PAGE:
Bacterial secondary metabolites are naturally produced to prevail amongst competitors in a shared habitat and thus represent a valuable source for antibiotic discovery. The transformation of newly discovered antibiotic compounds into effective drugs often requires additional surfactant components for drug formulation. Nature may also provide blueprints in this respect: A cocktail of two compounds consisting of the antibacterial red pigment prodigiosin and the biosurfactant serrawettin W1 is naturally produced by the bacterium Serratia marcescens, which occurs in highly competitive habitats including soil. We show here a combinatorial antibacterial effect of these compounds, but also of prodigiosin mixed with other (bio)surfactants, against the soil-dwelling bacterium Corynebacterium glutamicum taken as a model target bacterium. Prodigiosin exerted a combinatorial inhibitory effect with all tested surfactants in a disk diffusion assay which was especially pronounced in combination with N-myristoyltyrosine. Minimal inhibitory and bactericidal concentrations (MIC and MBC) of the individual compounds were 2.56 µg/mL prodigiosin and 32 µg/mL N-myristoyltyrosine, and the MIC of prodigiosin was decreased by 3 orders of magnitude to 0.005 µg/mL in the presence of 16 µg/mL N-myristoyltyrosine, indicative of synergistic interaction. Investigation of bacterial survival revealed similar combinatorial effects; moreover, antagonistic effects were observed at higher compound concentrations. Finally, the investigation of microcolony formation under combined application of concentrations just below the MBC revealed heterogeneity of responses with cell death or delayed growth. In summary, this study describes the combinatorial antibacterial effects of microbial biomolecules, which may have ecological relevance by inhibiting cohabiting species, but shall furthermore inspire drug development in the combat of infectious disease.


Assuntos
Antibacterianos/farmacologia , Corynebacterium glutamicum/crescimento & desenvolvimento , Depsipeptídeos/farmacologia , Prodigiosina/farmacologia , Serratia marcescens/metabolismo , Tensoativos/farmacologia , Antibacterianos/biossíntese , Corynebacterium glutamicum/efeitos dos fármacos , Desinfetantes , Combinação de Medicamentos , Testes de Sensibilidade Microbiana , Prodigiosina/biossíntese , Serratia marcescens/crescimento & desenvolvimento
5.
Metab Eng ; 42: 145-156, 2017 07.
Artigo em Inglês | MEDLINE | ID: mdl-28645641

RESUMO

In natural habitats, microbes form multispecies communities that commonly face rapidly changing and highly competitive environments. Thus, phenotypic heterogeneity has evolved as an innate and important survival strategy to gain an overall fitness advantage over cohabiting competitors. However, in defined artificial environments such as monocultures in small- to large-scale bioreactors, cell-to-cell variations are presumed to cause reduced production yields as well as process instability. Hence, engineering microbial production toward phenotypic homogeneity is a highly promising approach for synthetic biology and bioprocess optimization. In this review, we discuss recent studies that have unraveled the cell-to-cell heterogeneity observed during bacterial gene expression and metabolite production as well as the molecular mechanisms involved. In addition, current single-cell technologies are briefly reviewed with respect to their applicability in exploring cell-to-cell variations. We highlight emerging strategies and tools to reduce phenotypic heterogeneity in biotechnological expression setups. Here, strain or inducer modifications are combined with cell physiology manipulations to achieve the ultimate goal of equalizing bacterial populations. In this way, the majority of cells can be forced into high productivity, thus reducing less productive subpopulations that tend to consume valuable resources during production. Modifications in uptake systems, inducer molecules or nutrients represent valuable tools for diminishing heterogeneity. Finally, we address the challenge of transferring homogeneously responding cells into large-scale bioprocesses. Environmental heterogeneity originating from extrinsic factors such as stirring speed and pH, oxygen, temperature or nutrient distribution can significantly influence cellular physiology. We conclude that engineering microbial populations toward phenotypic homogeneity is an increasingly important task to take biotechnological productions to the next level of control.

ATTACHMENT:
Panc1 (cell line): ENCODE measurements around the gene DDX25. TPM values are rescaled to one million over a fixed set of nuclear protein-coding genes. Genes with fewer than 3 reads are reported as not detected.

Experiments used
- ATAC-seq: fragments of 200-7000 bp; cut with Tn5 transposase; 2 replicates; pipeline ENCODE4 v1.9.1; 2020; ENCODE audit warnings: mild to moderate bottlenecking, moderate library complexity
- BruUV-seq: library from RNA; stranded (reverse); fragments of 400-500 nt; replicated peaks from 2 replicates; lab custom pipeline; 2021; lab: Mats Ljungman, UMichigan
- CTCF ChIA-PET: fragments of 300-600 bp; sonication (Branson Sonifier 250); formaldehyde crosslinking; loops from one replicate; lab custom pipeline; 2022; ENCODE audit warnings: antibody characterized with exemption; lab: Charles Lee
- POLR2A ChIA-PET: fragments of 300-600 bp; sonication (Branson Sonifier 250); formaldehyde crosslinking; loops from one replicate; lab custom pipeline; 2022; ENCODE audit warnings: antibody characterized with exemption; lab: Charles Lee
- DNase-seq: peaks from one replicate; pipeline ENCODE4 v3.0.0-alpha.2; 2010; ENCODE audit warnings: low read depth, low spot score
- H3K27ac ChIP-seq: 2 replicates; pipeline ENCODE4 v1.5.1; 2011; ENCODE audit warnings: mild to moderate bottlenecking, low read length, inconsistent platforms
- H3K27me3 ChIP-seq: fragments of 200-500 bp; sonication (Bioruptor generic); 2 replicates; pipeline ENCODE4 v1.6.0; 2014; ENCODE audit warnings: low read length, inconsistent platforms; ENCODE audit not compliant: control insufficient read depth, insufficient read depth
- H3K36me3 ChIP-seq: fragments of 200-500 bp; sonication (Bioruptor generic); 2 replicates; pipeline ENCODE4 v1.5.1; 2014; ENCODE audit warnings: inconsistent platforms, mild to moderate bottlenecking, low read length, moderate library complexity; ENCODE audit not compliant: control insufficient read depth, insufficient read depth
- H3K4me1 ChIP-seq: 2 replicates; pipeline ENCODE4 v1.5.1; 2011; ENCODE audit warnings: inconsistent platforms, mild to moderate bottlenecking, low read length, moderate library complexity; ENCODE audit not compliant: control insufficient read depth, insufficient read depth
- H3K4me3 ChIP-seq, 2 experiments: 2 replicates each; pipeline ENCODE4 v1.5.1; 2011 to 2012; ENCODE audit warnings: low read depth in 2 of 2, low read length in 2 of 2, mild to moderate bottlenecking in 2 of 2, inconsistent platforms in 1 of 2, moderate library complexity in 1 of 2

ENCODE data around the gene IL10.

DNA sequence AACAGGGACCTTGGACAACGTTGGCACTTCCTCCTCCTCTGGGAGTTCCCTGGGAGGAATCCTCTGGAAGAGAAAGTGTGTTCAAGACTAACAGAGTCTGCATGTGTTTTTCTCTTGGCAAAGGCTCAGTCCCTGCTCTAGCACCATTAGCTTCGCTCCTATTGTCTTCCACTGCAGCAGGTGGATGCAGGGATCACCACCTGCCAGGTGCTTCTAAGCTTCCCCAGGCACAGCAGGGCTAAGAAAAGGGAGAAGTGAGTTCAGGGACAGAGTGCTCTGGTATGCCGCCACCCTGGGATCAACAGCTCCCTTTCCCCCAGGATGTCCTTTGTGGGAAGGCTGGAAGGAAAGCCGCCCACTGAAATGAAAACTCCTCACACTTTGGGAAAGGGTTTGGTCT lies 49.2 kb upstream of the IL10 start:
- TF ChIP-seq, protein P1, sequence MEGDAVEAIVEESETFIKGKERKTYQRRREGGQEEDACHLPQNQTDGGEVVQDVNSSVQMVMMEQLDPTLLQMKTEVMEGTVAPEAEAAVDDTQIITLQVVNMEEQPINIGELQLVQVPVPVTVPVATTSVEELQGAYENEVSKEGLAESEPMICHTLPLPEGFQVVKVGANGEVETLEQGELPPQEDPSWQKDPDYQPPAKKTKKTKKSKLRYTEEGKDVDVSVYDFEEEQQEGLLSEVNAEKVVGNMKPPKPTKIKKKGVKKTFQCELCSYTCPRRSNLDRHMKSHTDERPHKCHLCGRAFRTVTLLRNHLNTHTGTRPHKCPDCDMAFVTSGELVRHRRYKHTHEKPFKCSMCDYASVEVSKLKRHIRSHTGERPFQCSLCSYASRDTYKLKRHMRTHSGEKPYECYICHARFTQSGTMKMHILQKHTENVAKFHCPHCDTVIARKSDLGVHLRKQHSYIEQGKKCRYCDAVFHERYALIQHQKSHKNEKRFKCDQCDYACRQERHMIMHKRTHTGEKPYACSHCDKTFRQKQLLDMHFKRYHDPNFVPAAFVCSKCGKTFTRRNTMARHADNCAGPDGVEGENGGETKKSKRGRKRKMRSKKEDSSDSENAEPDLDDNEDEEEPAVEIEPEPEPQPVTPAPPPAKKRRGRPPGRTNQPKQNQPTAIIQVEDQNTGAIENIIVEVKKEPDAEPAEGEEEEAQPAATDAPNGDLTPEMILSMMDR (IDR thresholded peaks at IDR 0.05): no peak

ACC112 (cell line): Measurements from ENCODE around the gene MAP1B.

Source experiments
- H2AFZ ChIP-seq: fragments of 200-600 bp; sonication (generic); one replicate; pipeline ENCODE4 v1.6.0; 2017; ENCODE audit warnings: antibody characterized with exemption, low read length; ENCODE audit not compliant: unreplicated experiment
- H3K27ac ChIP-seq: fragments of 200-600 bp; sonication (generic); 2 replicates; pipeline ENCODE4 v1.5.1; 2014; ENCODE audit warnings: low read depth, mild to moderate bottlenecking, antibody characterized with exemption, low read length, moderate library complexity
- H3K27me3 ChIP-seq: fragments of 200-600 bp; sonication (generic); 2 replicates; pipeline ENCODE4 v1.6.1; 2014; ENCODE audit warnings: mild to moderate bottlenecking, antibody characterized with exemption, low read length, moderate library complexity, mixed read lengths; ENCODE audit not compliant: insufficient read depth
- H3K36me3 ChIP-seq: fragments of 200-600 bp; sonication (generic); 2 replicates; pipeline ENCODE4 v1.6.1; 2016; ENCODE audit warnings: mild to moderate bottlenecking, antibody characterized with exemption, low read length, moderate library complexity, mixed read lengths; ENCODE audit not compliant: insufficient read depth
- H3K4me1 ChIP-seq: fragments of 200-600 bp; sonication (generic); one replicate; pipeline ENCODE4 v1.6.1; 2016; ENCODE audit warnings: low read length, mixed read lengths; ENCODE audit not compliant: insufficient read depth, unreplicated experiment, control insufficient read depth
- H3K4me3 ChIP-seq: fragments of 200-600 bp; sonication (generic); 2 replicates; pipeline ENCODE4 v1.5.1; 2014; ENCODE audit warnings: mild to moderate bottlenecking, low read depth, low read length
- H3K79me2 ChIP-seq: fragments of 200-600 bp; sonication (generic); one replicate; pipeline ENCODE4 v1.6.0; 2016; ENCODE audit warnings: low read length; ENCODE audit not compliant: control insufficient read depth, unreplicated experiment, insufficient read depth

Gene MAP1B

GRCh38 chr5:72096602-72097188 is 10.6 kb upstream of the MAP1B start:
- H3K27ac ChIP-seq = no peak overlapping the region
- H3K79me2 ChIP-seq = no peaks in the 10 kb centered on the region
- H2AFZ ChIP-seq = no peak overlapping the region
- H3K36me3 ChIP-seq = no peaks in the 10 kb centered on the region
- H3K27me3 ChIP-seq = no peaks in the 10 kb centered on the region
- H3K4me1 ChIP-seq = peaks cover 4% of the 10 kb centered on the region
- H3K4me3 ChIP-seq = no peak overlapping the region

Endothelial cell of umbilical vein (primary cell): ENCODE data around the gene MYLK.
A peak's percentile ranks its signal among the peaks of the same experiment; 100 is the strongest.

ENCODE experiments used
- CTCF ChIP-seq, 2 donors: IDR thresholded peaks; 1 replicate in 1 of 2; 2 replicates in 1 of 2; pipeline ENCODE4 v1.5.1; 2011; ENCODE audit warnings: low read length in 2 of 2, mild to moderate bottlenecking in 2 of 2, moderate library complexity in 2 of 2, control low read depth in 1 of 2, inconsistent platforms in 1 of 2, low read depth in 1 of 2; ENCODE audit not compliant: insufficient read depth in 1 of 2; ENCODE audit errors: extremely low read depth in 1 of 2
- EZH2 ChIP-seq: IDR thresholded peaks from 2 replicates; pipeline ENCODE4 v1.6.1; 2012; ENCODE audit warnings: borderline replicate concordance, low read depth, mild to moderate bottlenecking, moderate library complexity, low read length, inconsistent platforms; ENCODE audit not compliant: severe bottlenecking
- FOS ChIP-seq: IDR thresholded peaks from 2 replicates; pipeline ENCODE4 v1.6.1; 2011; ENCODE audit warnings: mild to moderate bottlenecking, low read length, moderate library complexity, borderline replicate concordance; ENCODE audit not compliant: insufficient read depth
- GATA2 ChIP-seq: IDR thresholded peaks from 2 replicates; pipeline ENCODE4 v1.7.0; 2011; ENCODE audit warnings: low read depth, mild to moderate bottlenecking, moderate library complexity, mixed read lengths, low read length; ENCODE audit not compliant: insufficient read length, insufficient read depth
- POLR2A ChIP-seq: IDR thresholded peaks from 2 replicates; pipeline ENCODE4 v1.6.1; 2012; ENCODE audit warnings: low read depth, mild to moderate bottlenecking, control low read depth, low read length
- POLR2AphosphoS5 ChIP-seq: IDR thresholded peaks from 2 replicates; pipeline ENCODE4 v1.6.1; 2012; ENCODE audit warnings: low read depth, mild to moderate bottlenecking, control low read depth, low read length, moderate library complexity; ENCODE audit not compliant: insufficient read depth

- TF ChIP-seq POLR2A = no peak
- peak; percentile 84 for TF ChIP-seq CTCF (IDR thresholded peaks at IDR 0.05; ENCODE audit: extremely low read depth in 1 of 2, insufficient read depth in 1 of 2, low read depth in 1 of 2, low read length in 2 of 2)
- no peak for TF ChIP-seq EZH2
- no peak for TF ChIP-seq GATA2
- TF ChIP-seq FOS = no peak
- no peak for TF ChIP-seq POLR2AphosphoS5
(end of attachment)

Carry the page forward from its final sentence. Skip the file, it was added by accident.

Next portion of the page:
Assuntos
Bactérias/genética , Bactérias/metabolismo , Engenharia Metabólica/métodos , Biologia de Sistemas/métodos , Engenharia Metabólica/tendências , Biologia de Sistemas/tendências
6.
PLoS One ; 11(8): e0160711, 2016.
Artigo em Inglês | MEDLINE | ID: mdl-27525986

RESUMO